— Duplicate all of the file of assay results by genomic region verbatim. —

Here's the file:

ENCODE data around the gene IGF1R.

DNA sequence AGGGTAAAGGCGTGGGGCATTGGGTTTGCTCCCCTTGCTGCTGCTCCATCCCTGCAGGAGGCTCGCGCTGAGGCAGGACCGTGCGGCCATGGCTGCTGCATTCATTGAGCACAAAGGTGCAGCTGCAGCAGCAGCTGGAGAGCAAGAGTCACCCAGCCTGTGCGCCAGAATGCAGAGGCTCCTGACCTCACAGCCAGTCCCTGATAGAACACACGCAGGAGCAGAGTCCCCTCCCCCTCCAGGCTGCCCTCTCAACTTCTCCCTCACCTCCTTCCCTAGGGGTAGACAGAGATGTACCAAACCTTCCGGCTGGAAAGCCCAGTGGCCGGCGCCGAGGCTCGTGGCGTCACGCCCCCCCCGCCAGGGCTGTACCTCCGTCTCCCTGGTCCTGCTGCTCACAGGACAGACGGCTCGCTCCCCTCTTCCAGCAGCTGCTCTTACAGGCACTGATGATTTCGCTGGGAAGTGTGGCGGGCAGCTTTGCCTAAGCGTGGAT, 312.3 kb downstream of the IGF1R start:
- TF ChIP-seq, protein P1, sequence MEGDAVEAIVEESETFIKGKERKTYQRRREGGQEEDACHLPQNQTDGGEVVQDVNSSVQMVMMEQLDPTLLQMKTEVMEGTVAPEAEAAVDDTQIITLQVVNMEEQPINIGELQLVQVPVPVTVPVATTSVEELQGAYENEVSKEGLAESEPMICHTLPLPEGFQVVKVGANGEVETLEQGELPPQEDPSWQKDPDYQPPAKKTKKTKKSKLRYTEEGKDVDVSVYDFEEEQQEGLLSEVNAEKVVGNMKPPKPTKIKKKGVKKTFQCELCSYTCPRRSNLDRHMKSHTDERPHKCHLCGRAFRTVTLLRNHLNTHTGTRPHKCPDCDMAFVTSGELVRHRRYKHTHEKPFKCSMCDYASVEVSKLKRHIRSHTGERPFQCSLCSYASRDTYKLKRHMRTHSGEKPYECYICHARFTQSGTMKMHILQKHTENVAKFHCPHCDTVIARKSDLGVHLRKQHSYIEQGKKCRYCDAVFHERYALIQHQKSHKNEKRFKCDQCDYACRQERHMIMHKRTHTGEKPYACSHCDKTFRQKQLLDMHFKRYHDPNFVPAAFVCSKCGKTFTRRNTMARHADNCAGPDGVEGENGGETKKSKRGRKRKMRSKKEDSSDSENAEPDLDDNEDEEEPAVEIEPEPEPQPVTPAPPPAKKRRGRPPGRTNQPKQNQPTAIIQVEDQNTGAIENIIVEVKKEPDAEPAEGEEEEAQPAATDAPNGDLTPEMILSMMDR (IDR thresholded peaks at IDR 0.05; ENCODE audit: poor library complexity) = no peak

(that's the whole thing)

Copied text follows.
ENCODE data around the gene IGF1R.

DNA sequence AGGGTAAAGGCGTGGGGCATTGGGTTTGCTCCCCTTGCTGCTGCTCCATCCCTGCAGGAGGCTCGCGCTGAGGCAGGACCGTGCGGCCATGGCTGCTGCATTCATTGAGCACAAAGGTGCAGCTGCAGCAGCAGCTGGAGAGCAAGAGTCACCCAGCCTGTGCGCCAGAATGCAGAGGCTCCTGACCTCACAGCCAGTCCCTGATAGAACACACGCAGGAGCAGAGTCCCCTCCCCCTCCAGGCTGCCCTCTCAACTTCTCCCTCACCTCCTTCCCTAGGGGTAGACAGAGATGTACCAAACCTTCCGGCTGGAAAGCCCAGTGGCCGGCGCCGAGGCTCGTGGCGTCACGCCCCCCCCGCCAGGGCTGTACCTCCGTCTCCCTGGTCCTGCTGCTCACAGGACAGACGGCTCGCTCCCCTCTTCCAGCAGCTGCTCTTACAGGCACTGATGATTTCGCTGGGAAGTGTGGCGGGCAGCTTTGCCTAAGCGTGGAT, 312.3 kb downstream of the IGF1R start:
- TF ChIP-seq, protein P1, sequence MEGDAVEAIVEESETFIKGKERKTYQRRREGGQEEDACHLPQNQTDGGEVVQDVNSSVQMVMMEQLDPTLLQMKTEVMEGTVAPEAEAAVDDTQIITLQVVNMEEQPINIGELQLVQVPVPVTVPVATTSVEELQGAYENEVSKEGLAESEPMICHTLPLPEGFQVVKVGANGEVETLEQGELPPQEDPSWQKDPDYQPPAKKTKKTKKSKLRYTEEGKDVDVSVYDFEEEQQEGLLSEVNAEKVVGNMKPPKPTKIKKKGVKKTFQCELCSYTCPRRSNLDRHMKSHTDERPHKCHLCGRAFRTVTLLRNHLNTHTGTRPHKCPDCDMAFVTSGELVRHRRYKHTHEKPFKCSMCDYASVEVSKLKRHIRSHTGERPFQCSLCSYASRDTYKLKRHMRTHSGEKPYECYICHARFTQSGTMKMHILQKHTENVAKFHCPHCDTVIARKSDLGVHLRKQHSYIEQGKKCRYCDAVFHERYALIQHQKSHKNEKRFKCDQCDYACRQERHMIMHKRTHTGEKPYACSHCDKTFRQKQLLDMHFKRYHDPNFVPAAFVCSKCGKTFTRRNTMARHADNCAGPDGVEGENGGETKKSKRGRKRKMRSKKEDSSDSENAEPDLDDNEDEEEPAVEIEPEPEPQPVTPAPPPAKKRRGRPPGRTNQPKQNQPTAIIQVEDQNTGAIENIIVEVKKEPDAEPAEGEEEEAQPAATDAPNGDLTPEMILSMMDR (IDR thresholded peaks at IDR 0.05; ENCODE audit: poor library complexity) = no peak